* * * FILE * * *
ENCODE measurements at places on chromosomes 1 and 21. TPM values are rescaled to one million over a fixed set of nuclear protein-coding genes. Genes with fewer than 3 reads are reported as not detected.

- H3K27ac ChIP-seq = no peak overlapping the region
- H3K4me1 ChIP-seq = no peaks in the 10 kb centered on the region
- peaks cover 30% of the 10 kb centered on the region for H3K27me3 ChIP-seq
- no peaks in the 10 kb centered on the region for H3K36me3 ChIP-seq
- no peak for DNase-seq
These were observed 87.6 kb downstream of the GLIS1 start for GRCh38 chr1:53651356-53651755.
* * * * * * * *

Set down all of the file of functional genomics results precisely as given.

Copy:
ENCODE measurements at places on chromosomes 1 and 21. TPM values are rescaled to one million over a fixed set of nuclear protein-coding genes. Genes with fewer than 3 reads are reported as not detected.

- H3K27ac ChIP-seq = no peak overlapping the region
- H3K4me1 ChIP-seq = no peaks in the 10 kb centered on the region
- peaks cover 30% of the 10 kb centered on the region for H3K27me3 ChIP-seq
- no peaks in the 10 kb centered on the region for H3K36me3 ChIP-seq
- no peak for DNase-seq
These were observed 87.6 kb downstream of the GLIS1 start for GRCh38 chr1:53651356-53651755.